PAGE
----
Originally published on Eye on Design.
Once upon a time, two young Spanish designers, the Yarza Twins (real twins, not just a clever name), tried to prevent a beautifully decaying former bread factory in their hometown from being demolished and resurrected as luxury apartments. In the 30 years since it was last in operation, the concrete structure had apparently become something of a landmark in Vigo, a northwestern Spanish town near the Portuguese border. Inspired by other architectural rehab projects like London’s TATE Modern and Madrid’s Matadero, they launched a Salvemos a Panificadora (Save the Bread Factory) campaign that resulted in the site being declared a “Well of Cultural Interest.” Unfortunately, the developers won out.
But that didn’t stop the twins, Eva and Marta, from developing the complete Panificadora branding and identity design for their would-be arts and culture center. While the site sat waiting to be razed, they got busy creating a typeface based on the factory’s original entrance sign; they also designed a clever graphic language inspired by the shapes of the factory’s old concrete silos that they applied across print collateral like business cards and letterhead, even tickets for events and packaging for products that will forever go unsold.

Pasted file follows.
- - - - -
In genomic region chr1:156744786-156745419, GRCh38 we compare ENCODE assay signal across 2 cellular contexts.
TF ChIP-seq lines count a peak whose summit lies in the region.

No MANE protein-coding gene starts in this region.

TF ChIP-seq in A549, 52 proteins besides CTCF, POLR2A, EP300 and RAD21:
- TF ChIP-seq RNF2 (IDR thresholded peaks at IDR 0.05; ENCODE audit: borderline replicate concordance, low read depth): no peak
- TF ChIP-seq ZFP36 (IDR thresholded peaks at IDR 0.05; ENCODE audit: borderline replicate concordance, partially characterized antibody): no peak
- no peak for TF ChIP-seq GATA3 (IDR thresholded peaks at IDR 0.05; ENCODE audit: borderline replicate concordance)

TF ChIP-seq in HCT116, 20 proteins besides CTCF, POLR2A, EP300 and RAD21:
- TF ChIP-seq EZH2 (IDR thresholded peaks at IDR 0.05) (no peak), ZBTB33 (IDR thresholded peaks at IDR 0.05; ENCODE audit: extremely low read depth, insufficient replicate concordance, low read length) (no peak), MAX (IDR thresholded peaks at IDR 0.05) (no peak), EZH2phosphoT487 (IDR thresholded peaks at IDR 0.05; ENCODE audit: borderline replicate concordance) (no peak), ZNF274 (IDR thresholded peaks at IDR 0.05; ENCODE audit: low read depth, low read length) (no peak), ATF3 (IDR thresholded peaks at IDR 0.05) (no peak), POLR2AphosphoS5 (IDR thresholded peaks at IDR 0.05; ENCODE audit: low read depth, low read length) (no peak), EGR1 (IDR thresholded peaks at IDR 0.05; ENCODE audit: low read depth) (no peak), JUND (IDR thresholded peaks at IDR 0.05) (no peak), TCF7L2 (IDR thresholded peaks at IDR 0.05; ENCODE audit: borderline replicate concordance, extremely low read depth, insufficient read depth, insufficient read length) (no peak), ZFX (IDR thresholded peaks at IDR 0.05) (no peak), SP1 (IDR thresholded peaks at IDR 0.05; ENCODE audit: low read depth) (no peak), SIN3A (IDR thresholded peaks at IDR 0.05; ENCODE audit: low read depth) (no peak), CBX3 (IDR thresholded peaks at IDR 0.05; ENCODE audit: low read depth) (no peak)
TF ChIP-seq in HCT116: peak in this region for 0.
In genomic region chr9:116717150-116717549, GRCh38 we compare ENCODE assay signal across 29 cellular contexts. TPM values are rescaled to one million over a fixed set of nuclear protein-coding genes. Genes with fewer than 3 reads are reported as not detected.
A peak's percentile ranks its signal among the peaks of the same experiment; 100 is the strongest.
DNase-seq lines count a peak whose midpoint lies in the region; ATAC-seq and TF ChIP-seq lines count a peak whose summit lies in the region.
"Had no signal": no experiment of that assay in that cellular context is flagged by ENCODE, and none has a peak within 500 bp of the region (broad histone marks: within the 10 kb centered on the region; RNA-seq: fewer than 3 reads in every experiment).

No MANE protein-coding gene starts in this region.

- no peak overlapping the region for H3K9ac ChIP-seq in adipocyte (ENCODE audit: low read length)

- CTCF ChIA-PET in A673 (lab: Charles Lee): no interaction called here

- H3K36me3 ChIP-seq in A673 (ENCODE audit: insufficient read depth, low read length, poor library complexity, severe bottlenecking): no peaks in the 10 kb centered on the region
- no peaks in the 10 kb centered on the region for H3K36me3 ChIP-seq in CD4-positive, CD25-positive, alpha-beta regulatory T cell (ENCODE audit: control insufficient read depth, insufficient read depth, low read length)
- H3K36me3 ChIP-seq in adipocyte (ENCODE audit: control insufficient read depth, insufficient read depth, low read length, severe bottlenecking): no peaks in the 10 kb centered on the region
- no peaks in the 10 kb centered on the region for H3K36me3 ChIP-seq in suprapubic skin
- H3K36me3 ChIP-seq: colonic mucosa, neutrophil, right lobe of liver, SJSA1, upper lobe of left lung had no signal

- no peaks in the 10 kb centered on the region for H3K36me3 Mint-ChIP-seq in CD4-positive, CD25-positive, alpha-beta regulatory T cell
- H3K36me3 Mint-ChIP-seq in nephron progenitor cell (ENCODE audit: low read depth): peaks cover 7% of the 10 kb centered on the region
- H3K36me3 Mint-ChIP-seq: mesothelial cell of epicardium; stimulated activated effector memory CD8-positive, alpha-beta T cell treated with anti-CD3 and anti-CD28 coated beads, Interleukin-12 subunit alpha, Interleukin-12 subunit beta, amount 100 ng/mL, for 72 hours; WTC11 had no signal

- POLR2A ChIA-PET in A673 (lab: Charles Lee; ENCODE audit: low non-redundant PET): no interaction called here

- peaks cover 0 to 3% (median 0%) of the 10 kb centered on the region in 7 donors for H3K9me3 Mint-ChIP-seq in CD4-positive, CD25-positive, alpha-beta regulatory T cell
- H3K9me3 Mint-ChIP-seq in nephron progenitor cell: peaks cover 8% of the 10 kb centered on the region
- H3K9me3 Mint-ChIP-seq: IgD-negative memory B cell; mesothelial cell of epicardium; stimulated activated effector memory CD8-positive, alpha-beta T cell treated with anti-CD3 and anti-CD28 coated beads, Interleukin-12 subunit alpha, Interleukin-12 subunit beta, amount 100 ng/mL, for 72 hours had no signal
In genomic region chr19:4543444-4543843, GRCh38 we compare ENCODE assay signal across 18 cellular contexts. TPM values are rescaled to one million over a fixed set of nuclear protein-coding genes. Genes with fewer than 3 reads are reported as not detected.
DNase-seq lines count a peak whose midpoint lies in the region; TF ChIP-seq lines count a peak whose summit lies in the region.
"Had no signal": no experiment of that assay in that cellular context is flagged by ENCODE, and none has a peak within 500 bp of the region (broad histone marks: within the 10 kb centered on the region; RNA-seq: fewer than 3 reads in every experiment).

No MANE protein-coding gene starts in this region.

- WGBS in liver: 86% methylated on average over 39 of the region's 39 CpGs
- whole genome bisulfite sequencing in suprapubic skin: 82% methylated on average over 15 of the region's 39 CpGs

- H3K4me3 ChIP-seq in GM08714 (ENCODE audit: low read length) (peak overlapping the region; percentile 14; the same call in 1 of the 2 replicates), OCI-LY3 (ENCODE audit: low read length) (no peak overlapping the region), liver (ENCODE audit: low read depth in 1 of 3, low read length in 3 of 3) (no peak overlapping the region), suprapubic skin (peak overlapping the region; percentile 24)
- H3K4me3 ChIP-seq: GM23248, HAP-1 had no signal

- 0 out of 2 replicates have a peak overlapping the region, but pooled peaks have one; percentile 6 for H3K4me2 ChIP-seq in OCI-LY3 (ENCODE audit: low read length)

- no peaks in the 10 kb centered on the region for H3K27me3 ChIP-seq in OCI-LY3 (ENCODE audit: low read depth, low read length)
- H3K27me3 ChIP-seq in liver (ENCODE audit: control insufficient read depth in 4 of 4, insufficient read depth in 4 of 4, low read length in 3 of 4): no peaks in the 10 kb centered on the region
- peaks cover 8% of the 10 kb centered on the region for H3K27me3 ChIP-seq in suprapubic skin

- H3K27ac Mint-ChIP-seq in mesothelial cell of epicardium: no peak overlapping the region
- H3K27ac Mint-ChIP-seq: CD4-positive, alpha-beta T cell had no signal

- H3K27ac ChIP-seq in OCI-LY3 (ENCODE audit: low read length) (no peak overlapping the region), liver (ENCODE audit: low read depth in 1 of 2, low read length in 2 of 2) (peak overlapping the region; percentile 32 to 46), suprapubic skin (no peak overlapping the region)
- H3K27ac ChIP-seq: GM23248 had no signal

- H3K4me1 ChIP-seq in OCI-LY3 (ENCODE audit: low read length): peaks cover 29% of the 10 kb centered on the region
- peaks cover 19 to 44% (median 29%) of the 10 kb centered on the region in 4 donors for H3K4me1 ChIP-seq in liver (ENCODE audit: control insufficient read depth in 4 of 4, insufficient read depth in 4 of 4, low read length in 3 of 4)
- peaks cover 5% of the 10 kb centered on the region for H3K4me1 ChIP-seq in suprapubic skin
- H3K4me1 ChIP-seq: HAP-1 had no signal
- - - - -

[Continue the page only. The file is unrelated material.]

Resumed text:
The clear, clean type and bright colors—a design choice apparent in much of their other work as well—would have made for a lively yet elegant identity for the Panificadora art space, but the twins are young yet. With any luck there will be more (real) cultural centers to design visual campaigns for in their future.